Bonus points if you decide to quit the industry and make a public spectacle of it.

Our (Flawed?) Prediction Methodology

Once again, we’re going to use the same methodology we’ve used to predict bonus numbers in previous years.

Yes, it’s flawed and perhaps not as accurate anymore, but this is the best we can do without hiring a spy to infiltrate banks’ compensation committees.

We’re assuming here that bonuses for bankers are directly tied to banks’ investment banking revenue – revenue from trading, brokerage, asset management, commercial banking, and other business lines doesn’t factor in at all.

To get these numbers, we can only use publicly traded banks – that’s why there are no numbers for Moelis, Perella Weinberg, Centerview, and so on (this is mostly directed at the one reader who thinks I’m always excluding Centerview just to spite him/her).

To sum up the assumptions:

  1. IB bonuses will be awarded in direct proportion to investment bank net revenue.
  2. Banks still determine bonuses based on a percentage of investment banking revenue – historically close to 50%. Yes, it’s great to have few expenses aside from headcount.
  3. Analyst numbers are based on the Trailing Twelve Months (TTM) numbers from June 30, 2011 through June 30, 2012 – not calendar year 2011 numbers.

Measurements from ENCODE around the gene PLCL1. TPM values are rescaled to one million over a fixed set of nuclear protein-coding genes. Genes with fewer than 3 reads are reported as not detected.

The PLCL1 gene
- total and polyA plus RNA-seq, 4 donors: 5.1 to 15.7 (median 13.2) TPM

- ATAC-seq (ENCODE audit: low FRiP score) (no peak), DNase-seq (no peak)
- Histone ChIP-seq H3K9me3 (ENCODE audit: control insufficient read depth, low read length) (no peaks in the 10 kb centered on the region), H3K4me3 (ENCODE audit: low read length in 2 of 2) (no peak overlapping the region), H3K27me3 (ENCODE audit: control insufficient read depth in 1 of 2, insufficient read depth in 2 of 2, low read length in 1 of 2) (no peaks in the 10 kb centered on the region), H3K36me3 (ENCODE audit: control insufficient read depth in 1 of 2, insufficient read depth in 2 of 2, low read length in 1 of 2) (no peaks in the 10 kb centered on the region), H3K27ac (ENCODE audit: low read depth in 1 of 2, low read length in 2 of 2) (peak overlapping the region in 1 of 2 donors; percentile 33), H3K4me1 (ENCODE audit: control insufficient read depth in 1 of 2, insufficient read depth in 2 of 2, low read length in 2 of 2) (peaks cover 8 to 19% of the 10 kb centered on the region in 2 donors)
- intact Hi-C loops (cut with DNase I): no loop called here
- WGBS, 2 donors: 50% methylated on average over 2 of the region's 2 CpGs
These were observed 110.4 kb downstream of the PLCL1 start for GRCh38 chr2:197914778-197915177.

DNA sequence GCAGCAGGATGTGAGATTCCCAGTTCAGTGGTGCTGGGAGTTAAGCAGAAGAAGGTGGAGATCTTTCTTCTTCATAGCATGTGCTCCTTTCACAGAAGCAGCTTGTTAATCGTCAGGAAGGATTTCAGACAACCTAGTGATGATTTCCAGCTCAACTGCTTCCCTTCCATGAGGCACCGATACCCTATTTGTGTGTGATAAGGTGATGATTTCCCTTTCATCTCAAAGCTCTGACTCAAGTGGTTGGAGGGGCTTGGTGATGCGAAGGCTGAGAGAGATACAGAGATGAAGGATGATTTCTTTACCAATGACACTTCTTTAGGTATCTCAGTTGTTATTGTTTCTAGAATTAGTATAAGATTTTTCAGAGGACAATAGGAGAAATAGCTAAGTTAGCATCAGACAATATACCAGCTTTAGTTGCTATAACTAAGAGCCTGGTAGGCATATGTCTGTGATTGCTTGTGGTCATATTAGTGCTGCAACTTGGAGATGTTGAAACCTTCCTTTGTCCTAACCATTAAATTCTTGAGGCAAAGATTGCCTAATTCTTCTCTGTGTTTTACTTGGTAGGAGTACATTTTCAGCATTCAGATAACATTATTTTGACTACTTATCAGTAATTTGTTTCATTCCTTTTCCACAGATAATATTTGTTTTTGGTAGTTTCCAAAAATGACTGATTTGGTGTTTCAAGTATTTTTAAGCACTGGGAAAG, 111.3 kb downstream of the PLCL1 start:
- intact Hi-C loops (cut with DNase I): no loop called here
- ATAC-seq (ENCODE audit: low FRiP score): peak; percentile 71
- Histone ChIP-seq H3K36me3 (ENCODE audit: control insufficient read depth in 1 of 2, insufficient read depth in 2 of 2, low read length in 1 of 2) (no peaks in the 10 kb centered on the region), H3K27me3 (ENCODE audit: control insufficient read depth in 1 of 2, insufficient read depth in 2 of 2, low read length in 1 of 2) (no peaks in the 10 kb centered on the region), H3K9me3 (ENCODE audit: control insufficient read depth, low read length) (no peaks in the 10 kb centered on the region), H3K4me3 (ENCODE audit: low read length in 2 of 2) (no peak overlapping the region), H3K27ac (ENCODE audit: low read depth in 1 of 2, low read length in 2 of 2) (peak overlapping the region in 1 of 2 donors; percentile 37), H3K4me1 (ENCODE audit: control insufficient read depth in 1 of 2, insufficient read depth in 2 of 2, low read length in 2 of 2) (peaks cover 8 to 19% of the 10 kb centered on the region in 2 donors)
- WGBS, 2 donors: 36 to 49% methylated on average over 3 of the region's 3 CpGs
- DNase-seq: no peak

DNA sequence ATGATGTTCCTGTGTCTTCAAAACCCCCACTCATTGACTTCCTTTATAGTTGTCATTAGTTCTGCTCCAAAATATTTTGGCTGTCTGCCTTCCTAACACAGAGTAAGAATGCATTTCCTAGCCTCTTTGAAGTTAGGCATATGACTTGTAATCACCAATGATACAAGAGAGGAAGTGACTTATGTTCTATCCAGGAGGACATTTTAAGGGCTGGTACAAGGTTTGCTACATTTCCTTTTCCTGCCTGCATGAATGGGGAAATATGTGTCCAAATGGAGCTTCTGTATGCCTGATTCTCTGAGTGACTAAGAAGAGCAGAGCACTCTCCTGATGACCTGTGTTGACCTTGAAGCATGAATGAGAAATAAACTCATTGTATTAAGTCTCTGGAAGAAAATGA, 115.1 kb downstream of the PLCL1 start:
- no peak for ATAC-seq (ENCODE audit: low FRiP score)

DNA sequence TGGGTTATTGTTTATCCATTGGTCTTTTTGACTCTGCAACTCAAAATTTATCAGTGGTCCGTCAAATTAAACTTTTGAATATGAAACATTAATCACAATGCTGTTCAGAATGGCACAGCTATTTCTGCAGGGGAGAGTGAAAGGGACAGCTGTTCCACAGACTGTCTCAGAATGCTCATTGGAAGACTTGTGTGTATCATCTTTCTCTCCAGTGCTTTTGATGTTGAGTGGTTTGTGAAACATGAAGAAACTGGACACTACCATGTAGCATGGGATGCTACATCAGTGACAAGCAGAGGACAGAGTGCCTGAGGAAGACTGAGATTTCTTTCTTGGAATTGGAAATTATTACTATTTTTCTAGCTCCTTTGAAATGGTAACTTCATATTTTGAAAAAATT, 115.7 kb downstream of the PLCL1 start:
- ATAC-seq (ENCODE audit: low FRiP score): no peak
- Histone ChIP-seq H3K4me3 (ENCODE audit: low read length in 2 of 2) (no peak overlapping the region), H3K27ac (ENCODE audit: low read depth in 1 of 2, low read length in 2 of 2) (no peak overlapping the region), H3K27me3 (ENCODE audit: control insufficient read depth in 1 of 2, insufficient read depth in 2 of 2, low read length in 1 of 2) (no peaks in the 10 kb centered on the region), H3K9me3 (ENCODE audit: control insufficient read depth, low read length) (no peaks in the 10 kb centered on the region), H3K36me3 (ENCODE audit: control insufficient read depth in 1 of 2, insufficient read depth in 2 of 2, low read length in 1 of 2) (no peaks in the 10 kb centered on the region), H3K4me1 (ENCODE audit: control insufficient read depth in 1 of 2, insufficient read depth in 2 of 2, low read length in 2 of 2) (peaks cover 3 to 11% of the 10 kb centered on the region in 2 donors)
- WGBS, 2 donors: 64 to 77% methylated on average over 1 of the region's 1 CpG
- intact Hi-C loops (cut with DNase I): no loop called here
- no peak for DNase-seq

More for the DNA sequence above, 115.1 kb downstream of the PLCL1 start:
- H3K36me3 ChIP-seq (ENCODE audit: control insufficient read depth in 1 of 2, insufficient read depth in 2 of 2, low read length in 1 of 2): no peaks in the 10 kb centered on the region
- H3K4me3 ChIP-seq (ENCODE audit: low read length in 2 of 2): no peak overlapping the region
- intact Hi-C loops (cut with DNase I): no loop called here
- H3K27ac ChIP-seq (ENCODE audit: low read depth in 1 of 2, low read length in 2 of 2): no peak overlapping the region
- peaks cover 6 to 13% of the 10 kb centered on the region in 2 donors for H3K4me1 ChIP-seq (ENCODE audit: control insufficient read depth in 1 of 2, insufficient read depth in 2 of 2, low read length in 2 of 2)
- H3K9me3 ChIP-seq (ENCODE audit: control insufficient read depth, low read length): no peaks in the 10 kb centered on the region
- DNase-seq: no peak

If your attention to detail is good, you know that TTM numbers from June 30, 2011 – June 30, 2012 are not yet available, so I’m basing the Trailing Twelve Months figures here off of March 31, 2011 – March 31, 2012 numbers.

Bulge Bracket Numbers

Let’s take a peek at the damage:

So… things were down, I guess you could say. The main cause was the massive slowdown in deal activity in the second half of 2011.

And remember: even though we’re in 2012, that big slowdown at the end of 2011 will still hurt you since bonuses are based on the trailing twelve months.

Even if you threw out that theory and assumed it wasn’t true, the most recent quarter YoY numbers don’t paint a pretty picture either: almost everyone was down by a lot due to the overall slowdown in M&A and capital markets activity.

Boutique Numbers

When I first started collecting the boutique numbers, I thought they looked a lot better – until I had finished the whole list:

The main difference in this set is that there’s a lot more variability. Firms like Evercore appear to have done quite well, while some of the others here have done… not so well.

However, I wouldn’t read much into the specific differences: revenue is always ”lumpier” at smaller banks because it’s more dependent on a few big deals getting done by the end of the year or quarter.

The overall story we get from these numbers is similar: a big slowdown at the end of 2011 and a slightly better start to 2012, though still down from the previous year.

And the Magic Number Is…

In case you’ve forgotten, last year’s numbers for analysts were:

  • 1st Year Top Tier: $60-70K USD
  • 2nd Year Top Tier: $75-85K USD